NASA's announcement garnered enough attention for then-President Bill Clinton to a make a statement at the White House saying that if the discovery was confirmed, "it will surely be one of the most stunning insights into our universe that science has ever uncovered.” It was unprecedented for the president of the United States to publicly discuss the possibility of life beyond Earth, and the discovery made national news.

But beyond conspiracy theory circles and a mention on the X-Files, the finding had a relatively low impact on society and religion.

"The next day, people weren’t saying, 'I’m not going to the church or mosque,’” said Salman Hameed, a professor of science and humanities at Hampshire College in Amherst, Massachusetts.

Hameed holds a Ph.D. in astronomy and studies the intersection of science and religion with an emphasis on the Muslim world. He reminded me there is already plenty of scientific counter-evidence for religion. Even if we assume the discovery of life beyond Earth disproves fundamental tenets of the world’s major religions—a big if—it probably won't have much of an effect on believers. Case in point: 67 percent of Americans are religious, yet just 24 percent think the Bible is the literal word of God. Objective truth is clearly not the point when it comes to believing in a higher power.

“We sometimes overemphasize the place of science in religion,” Hameed said.

I posed the aliens-versus-religion question to Brother Guy Consolmagno, the director of the Vatican Observatory in Rome. Consolmagno pointed me to a passage from a book he co-authored in 2014, which conjectures that both believers and non-believers would shape the discovery to their pre-existing beliefs:

"We can see this occurring in the way that cosmology has been misused in religious arguments: some believers look at the latest Big Bang theory and say, “aha, the universe started with light, just like Genesis said!” while non-believers can take the possible origin of the universe as a quantum fluctuation of the gravity field and say, “aha, no need for God to start the universe!” Either way, it’s a circular argument; you wind up concluding the very thing you assumed.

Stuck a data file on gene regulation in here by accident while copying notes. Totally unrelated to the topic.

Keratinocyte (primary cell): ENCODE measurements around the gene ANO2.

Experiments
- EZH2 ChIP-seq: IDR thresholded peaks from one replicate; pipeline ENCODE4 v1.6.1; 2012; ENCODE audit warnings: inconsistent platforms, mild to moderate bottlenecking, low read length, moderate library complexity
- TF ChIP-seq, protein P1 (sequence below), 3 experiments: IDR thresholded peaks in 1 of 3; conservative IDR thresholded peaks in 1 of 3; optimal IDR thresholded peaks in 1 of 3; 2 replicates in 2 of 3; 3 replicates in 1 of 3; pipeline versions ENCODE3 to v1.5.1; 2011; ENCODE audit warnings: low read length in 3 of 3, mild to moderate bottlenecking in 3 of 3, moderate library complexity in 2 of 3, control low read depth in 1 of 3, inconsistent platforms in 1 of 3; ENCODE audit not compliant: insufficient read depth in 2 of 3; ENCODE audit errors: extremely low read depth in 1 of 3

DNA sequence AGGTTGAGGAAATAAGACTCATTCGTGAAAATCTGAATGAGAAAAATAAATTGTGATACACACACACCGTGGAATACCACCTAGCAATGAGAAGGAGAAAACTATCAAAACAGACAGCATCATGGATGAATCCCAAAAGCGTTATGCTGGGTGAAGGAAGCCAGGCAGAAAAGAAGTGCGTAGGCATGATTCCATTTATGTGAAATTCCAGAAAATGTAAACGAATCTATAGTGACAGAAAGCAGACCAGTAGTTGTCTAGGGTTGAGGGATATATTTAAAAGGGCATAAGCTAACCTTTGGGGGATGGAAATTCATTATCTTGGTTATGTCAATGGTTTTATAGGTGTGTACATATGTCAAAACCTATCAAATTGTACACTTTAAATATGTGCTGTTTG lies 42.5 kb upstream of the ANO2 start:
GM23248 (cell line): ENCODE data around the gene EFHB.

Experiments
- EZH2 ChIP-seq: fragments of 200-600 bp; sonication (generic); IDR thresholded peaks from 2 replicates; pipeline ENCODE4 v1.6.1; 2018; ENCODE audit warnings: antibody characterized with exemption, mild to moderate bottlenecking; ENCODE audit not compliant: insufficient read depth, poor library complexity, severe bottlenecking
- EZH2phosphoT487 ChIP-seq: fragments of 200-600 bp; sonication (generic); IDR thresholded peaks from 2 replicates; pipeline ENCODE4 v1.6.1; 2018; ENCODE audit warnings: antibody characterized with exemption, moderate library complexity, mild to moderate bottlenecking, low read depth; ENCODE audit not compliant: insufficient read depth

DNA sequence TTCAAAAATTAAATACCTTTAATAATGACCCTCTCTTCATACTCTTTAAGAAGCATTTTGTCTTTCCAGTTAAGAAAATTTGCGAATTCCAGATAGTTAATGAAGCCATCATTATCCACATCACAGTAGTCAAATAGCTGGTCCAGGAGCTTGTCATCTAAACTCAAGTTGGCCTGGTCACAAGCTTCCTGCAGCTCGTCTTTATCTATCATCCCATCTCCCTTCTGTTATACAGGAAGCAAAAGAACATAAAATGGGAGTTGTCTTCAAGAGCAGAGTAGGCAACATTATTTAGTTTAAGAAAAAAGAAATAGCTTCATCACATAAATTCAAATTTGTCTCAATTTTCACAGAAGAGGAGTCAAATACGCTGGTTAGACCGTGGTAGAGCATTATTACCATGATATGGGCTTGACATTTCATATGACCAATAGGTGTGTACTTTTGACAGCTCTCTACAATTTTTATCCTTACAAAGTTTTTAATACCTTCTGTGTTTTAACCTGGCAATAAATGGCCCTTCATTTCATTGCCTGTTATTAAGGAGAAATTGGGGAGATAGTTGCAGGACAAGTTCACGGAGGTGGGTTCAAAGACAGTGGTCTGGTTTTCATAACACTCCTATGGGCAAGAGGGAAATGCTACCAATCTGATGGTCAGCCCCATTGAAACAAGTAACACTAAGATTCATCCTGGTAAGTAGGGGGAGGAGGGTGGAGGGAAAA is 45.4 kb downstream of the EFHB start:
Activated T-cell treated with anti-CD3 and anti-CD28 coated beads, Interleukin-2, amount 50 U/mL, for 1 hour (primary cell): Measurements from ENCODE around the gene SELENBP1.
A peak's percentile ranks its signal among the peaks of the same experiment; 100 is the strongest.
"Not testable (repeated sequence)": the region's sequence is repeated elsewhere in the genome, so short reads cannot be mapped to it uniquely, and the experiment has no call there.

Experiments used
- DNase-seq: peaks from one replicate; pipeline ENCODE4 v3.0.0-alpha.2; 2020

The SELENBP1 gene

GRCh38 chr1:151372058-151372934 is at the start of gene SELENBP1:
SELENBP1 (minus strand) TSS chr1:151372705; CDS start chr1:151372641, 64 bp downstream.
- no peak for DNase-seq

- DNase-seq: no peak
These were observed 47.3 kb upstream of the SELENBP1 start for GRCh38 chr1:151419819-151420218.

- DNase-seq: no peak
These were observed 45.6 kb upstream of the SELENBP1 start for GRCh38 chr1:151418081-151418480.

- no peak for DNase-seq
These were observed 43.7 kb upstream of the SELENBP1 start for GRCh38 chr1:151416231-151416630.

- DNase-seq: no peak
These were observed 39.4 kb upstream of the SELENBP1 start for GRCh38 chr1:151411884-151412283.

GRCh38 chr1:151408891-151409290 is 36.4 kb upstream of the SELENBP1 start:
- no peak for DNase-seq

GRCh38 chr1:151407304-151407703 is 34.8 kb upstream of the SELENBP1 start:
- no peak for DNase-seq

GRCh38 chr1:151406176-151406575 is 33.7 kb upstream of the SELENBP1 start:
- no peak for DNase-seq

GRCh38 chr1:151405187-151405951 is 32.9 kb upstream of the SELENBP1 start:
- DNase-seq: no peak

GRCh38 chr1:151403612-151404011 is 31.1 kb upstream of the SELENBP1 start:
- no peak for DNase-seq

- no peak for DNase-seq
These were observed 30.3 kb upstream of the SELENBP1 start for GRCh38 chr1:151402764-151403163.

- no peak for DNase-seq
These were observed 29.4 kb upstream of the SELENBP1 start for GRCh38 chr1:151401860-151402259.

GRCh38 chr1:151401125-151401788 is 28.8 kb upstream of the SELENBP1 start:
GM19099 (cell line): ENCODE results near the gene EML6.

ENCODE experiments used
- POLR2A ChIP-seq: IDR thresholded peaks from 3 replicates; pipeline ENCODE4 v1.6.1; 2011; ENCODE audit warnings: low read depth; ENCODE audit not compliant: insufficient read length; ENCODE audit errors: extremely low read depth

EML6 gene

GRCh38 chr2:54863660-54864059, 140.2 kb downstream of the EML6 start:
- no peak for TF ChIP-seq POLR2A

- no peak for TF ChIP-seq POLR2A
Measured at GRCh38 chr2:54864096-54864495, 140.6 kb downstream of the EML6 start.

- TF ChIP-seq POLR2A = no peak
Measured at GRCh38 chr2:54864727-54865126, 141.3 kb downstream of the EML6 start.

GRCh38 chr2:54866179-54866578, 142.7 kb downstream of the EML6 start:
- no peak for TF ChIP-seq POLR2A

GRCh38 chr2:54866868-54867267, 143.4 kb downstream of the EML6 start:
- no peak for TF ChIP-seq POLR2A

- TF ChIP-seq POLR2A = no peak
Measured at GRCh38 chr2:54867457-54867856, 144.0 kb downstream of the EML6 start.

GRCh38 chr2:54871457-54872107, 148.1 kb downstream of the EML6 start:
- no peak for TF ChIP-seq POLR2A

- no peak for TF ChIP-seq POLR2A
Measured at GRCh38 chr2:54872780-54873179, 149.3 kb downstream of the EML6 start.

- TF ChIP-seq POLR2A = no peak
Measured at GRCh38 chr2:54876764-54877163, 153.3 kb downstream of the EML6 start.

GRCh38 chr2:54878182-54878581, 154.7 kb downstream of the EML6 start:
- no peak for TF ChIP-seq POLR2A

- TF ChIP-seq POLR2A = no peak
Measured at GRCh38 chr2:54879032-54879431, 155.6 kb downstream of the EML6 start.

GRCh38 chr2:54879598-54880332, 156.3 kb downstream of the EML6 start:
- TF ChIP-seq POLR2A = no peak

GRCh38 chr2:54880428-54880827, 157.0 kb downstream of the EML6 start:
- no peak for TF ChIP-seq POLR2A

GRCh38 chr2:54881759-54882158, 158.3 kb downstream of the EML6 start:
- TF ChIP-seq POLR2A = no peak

This sort of fallacy is what happens when believers insist that finding extraterrestrial intelligence would confirm their belief in God, while the atheists insist just as strongly that such a discovery would prove all religions were meaningless."

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Despite the fact that NASA is a key player in the search for life beyond Earth, the agency has done little to study how society and religion might react to a discovery. NASA’s current astrobiology strategy, formalized in 2015, recommended “assessing the societal implications of discovering other examples of life.” Part of that task was assigned to the Center of Theological Inquiry (CTI), a Princeton, N.J.-based theological research group. CTI received $1.1 million for 12 scholars to research the topic during the 2015 and 2016 academic year.

Linda Billings, a consultant to NASA's astrobiology program, said the grant was meant to give scholars an opportunity to work on independent research projects and exchange ideas.

"I believe that I am fairly representing NASA's interest in this project when I say that we hope the scholars involved in the project will carry their interest in astrobiology into their classrooms and future research projects,” she said in an email.

The Freedom from Religion Foundation (FFRF) protested the CTI grant on the basis that the Center was, by its own account, “rooted in Christian theology.” This, FFRF said, was a violation of the separation of church and state and an unconstitutional use of taxpayer money.

Disappointingly, I couldn't find any results from the CTI study—not even a simple report or research summary. Billings was not aware of any such report, and directed me to Mary Voytek, the manager of the NASA's astrobiology program in Washington, D.C. Neither Voytek nor CTI responded to emails asking for more information. The only major public record of the scholars' work I found was a photo from a symposium and brief interviews with three of the scholars. Perhaps NASA and CTI, wary of more scrutiny from FFRF and the general public, kept the results of the grant quiet. In any case, Billings said there won't be any more NASA research of this kind.

"There will be no ongoing NASA program of research into ethical, theological, and social issues relating to astrobiology," she said.

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